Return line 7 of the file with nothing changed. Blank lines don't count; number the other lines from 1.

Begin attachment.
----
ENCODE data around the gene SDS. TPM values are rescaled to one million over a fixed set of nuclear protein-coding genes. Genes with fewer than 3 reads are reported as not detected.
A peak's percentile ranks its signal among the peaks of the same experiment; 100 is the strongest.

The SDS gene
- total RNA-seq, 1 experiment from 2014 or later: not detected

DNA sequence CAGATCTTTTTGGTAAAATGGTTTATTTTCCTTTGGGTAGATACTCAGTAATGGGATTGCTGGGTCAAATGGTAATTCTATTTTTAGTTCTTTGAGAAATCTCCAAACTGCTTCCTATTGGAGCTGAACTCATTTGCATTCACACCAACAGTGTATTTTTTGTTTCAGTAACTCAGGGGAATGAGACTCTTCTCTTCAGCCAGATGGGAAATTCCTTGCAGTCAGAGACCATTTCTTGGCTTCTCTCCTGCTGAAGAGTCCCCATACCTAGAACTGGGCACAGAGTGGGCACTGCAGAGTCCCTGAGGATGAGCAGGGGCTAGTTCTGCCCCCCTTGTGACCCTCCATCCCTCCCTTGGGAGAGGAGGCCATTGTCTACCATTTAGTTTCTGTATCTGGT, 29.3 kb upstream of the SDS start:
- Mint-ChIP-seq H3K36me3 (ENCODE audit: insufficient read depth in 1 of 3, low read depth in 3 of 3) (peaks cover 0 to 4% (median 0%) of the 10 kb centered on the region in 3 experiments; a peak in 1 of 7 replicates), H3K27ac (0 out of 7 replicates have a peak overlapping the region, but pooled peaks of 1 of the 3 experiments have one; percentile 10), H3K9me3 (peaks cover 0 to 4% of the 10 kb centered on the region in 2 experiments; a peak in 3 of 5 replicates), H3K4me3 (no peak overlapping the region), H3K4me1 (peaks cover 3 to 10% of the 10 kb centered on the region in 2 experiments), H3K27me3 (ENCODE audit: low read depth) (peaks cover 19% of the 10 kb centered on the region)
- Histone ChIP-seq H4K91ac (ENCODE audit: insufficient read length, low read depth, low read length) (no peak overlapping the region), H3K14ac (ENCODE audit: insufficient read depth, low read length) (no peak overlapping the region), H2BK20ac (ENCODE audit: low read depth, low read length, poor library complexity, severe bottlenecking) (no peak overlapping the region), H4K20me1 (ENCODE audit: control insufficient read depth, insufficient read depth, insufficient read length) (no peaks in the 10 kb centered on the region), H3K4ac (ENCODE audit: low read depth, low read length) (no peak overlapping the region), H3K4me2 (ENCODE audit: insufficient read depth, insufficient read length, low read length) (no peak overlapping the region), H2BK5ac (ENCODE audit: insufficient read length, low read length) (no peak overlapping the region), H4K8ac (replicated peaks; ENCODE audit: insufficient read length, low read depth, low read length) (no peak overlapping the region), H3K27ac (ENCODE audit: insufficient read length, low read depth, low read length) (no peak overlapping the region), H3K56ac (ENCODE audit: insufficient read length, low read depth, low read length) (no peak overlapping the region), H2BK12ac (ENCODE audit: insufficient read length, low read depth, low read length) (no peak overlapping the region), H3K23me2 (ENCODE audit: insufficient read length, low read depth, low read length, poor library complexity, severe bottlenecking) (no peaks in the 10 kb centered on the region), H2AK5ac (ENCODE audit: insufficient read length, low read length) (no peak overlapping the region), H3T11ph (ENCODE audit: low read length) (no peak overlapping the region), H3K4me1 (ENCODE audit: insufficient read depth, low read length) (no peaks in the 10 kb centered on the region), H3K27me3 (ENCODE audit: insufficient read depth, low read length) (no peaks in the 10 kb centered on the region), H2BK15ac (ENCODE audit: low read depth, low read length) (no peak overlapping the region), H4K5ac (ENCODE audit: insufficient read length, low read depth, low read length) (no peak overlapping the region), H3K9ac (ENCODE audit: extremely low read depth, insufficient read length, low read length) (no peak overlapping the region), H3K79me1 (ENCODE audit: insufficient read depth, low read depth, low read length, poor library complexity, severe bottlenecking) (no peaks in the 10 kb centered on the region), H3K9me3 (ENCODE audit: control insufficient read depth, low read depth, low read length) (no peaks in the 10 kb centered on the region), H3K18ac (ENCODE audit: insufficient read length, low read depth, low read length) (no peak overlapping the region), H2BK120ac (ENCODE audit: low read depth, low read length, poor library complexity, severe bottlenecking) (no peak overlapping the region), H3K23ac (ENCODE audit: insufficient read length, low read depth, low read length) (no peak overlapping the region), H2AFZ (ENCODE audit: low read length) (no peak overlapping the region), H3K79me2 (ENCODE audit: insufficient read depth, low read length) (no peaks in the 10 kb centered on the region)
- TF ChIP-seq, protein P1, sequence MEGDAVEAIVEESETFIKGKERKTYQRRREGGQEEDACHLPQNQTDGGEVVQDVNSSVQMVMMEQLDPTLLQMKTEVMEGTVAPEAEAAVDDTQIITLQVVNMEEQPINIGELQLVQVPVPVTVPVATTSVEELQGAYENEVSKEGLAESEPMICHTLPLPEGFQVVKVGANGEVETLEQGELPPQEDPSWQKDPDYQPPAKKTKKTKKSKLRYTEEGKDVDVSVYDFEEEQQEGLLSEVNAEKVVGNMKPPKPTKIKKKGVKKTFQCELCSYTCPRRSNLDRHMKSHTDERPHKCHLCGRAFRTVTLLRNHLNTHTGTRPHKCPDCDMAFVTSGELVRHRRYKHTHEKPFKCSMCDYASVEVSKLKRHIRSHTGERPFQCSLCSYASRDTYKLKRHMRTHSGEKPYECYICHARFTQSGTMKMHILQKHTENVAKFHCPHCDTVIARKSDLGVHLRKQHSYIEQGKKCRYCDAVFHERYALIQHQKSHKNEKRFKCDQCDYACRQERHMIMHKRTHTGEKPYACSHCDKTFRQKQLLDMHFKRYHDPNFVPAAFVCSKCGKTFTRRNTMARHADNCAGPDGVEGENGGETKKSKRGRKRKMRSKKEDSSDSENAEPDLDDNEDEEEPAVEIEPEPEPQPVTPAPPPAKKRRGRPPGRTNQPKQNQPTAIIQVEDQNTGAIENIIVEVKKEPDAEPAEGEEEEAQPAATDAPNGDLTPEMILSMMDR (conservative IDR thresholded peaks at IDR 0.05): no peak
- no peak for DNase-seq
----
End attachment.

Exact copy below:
- Histone ChIP-seq H4K91ac (ENCODE audit: insufficient read length, low read depth, low read length) (no peak overlapping the region), H3K14ac (ENCODE audit: insufficient read depth, low read length) (no peak overlapping the region), H2BK20ac (ENCODE audit: low read depth, low read length, poor library complexity, severe bottlenecking) (no peak overlapping the region), H4K20me1 (ENCODE audit: control insufficient read depth, insufficient read depth, insufficient read length) (no peaks in the 10 kb centered on the region), H3K4ac (ENCODE audit: low read depth, low read length) (no peak overlapping the region), H3K4me2 (ENCODE audit: insufficient read depth, insufficient read length, low read length) (no peak overlapping the region), H2BK5ac (ENCODE audit: insufficient read length, low read length) (no peak overlapping the region), H4K8ac (replicated peaks; ENCODE audit: insufficient read length, low read depth, low read length) (no peak overlapping the region), H3K27ac (ENCODE audit: insufficient read length, low read depth, low read length) (no peak overlapping the region), H3K56ac (ENCODE audit: insufficient read length, low read depth, low read length) (no peak overlapping the region), H2BK12ac (ENCODE audit: insufficient read length, low read depth, low read length) (no peak overlapping the region), H3K23me2 (ENCODE audit: insufficient read length, low read depth, low read length, poor library complexity, severe bottlenecking) (no peaks in the 10 kb centered on the region), H2AK5ac (ENCODE audit: insufficient read length, low read length) (no peak overlapping the region), H3T11ph (ENCODE audit: low read length) (no peak overlapping the region), H3K4me1 (ENCODE audit: insufficient read depth, low read length) (no peaks in the 10 kb centered on the region), H3K27me3 (ENCODE audit: insufficient read depth, low read length) (no peaks in the 10 kb centered on the region), H2BK15ac (ENCODE audit: low read depth, low read length) (no peak overlapping the region), H4K5ac (ENCODE audit: insufficient read length, low read depth, low read length) (no peak overlapping the region), H3K9ac (ENCODE audit: extremely low read depth, insufficient read length, low read length) (no peak overlapping the region), H3K79me1 (ENCODE audit: insufficient read depth, low read depth, low read length, poor library complexity, severe bottlenecking) (no peaks in the 10 kb centered on the region), H3K9me3 (ENCODE audit: control insufficient read depth, low read depth, low read length) (no peaks in the 10 kb centered on the region), H3K18ac (ENCODE audit: insufficient read length, low read depth, low read length) (no peak overlapping the region), H2BK120ac (ENCODE audit: low read depth, low read length, poor library complexity, severe bottlenecking) (no peak overlapping the region), H3K23ac (ENCODE audit: insufficient read length, low read depth, low read length) (no peak overlapping the region), H2AFZ (ENCODE audit: low read length) (no peak overlapping the region), H3K79me2 (ENCODE audit: insufficient read depth, low read length) (no peaks in the 10 kb centered on the region)